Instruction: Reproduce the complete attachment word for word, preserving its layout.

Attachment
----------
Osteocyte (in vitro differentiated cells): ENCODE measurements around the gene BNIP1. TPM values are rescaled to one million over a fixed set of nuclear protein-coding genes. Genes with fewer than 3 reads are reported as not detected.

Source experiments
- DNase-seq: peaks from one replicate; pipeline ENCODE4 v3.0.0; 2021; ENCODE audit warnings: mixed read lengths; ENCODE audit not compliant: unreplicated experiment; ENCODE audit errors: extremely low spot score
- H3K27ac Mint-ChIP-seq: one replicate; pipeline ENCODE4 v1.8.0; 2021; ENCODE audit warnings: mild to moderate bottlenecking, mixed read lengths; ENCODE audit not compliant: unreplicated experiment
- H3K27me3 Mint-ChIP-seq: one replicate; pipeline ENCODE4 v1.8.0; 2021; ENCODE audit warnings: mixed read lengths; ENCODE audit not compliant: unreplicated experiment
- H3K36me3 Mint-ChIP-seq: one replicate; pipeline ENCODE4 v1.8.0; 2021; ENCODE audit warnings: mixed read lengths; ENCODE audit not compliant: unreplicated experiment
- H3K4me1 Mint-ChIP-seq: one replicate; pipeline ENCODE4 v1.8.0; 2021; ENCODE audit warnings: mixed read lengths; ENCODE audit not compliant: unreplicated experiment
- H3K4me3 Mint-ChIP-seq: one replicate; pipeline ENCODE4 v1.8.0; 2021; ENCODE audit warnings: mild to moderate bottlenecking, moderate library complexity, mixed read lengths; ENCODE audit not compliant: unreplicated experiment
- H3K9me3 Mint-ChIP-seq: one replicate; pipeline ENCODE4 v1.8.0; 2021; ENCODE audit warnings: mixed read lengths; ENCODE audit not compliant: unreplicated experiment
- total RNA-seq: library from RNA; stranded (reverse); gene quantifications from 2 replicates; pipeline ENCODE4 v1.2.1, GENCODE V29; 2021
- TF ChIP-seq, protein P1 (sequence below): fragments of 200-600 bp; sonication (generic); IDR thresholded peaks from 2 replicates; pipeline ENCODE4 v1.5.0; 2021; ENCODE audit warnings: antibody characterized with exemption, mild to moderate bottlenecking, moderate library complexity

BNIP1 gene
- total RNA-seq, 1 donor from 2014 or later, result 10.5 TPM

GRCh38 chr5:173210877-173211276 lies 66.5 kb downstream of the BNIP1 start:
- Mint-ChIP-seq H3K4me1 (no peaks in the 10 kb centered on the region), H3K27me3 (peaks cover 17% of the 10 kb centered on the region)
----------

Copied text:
Osteocyte (in vitro differentiated cells): ENCODE measurements around the gene BNIP1. TPM values are rescaled to one million over a fixed set of nuclear protein-coding genes. Genes with fewer than 3 reads are reported as not detected.

Source experiments
- DNase-seq: peaks from one replicate; pipeline ENCODE4 v3.0.0; 2021; ENCODE audit warnings: mixed read lengths; ENCODE audit not compliant: unreplicated experiment; ENCODE audit errors: extremely low spot score
- H3K27ac Mint-ChIP-seq: one replicate; pipeline ENCODE4 v1.8.0; 2021; ENCODE audit warnings: mild to moderate bottlenecking, mixed read lengths; ENCODE audit not compliant: unreplicated experiment
- H3K27me3 Mint-ChIP-seq: one replicate; pipeline ENCODE4 v1.8.0; 2021; ENCODE audit warnings: mixed read lengths; ENCODE audit not compliant: unreplicated experiment
- H3K36me3 Mint-ChIP-seq: one replicate; pipeline ENCODE4 v1.8.0; 2021; ENCODE audit warnings: mixed read lengths; ENCODE audit not compliant: unreplicated experiment
- H3K4me1 Mint-ChIP-seq: one replicate; pipeline ENCODE4 v1.8.0; 2021; ENCODE audit warnings: mixed read lengths; ENCODE audit not compliant: unreplicated experiment
- H3K4me3 Mint-ChIP-seq: one replicate; pipeline ENCODE4 v1.8.0; 2021; ENCODE audit warnings: mild to moderate bottlenecking, moderate library complexity, mixed read lengths; ENCODE audit not compliant: unreplicated experiment
- H3K9me3 Mint-ChIP-seq: one replicate; pipeline ENCODE4 v1.8.0; 2021; ENCODE audit warnings: mixed read lengths; ENCODE audit not compliant: unreplicated experiment
- total RNA-seq: library from RNA; stranded (reverse); gene quantifications from 2 replicates; pipeline ENCODE4 v1.2.1, GENCODE V29; 2021
- TF ChIP-seq, protein P1 (sequence below): fragments of 200-600 bp; sonication (generic); IDR thresholded peaks from 2 replicates; pipeline ENCODE4 v1.5.0; 2021; ENCODE audit warnings: antibody characterized with exemption, mild to moderate bottlenecking, moderate library complexity

BNIP1 gene
- total RNA-seq, 1 donor from 2014 or later, result 10.5 TPM

GRCh38 chr5:173210877-173211276 lies 66.5 kb downstream of the BNIP1 start:
- Mint-ChIP-seq H3K4me1 (no peaks in the 10 kb centered on the region), H3K27me3 (peaks cover 17% of the 10 kb centered on the region)